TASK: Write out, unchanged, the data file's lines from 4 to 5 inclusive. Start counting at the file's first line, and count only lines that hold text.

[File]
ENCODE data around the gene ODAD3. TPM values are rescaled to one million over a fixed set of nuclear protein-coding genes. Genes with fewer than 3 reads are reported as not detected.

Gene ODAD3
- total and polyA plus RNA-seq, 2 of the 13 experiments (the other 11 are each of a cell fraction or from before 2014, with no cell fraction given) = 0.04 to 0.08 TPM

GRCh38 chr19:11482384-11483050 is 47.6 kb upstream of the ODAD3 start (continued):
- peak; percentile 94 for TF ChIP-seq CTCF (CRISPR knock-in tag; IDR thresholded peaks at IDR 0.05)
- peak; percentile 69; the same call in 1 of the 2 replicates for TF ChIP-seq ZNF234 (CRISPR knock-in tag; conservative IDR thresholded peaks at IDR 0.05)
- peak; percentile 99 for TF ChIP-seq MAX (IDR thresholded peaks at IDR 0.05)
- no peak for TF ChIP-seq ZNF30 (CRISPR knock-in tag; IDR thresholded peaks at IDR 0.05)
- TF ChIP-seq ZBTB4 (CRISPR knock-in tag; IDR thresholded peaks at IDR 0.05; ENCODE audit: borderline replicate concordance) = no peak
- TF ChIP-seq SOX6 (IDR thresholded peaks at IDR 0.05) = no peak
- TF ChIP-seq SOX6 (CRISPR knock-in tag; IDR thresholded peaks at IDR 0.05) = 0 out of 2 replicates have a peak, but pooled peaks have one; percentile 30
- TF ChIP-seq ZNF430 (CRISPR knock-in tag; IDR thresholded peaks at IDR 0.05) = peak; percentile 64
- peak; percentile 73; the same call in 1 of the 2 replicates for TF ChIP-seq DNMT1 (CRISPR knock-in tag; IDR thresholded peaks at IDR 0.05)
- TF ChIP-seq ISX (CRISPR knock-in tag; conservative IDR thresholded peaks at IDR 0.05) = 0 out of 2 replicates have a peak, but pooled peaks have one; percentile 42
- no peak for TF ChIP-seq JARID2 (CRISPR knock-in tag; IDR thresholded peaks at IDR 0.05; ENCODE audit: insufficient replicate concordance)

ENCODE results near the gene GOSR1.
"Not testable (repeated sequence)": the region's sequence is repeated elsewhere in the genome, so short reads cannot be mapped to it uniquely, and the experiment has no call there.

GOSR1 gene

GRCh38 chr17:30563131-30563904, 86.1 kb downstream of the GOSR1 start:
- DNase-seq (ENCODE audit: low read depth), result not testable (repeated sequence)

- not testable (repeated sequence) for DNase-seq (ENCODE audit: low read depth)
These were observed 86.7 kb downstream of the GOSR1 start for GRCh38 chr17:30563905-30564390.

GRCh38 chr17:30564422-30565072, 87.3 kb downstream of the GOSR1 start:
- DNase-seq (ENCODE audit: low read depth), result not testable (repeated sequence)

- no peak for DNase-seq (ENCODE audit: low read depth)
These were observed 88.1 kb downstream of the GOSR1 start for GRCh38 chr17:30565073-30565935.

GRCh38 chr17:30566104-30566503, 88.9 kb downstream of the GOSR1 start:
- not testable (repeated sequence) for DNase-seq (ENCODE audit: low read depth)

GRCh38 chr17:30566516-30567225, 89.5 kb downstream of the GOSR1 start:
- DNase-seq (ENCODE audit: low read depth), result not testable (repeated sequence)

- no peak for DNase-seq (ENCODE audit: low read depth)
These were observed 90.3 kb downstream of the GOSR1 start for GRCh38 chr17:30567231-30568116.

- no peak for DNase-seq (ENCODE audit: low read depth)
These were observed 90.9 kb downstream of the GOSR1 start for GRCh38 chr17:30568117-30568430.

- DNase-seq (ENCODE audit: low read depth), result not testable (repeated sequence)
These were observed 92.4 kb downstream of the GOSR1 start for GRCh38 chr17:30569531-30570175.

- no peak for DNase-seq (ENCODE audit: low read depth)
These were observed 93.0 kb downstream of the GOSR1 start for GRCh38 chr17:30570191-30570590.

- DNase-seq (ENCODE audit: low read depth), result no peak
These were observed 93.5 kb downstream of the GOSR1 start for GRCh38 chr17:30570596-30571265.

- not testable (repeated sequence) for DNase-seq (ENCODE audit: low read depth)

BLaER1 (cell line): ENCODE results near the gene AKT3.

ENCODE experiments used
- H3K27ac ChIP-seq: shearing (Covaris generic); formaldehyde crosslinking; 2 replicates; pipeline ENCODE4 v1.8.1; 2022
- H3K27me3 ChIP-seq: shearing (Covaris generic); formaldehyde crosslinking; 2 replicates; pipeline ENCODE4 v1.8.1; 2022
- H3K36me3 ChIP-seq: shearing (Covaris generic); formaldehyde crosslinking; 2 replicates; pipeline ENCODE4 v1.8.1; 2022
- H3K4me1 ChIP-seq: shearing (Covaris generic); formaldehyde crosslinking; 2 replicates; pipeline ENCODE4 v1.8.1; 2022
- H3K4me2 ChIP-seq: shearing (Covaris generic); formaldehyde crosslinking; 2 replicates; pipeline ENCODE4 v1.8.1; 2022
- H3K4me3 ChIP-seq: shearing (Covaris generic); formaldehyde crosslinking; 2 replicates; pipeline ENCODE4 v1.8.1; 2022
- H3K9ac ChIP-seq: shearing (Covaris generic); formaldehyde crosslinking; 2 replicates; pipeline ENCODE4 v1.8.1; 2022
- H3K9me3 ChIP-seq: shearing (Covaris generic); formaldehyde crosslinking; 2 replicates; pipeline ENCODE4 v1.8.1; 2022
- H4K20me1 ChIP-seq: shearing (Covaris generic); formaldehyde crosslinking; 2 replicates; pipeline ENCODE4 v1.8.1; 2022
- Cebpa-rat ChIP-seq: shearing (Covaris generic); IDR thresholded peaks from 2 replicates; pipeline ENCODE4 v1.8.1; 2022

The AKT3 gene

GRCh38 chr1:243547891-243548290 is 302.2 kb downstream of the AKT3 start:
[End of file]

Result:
GRCh38 chr19:11482384-11483050 is 47.6 kb upstream of the ODAD3 start (continued):
- peak; percentile 94 for TF ChIP-seq CTCF (CRISPR knock-in tag; IDR thresholded peaks at IDR 0.05)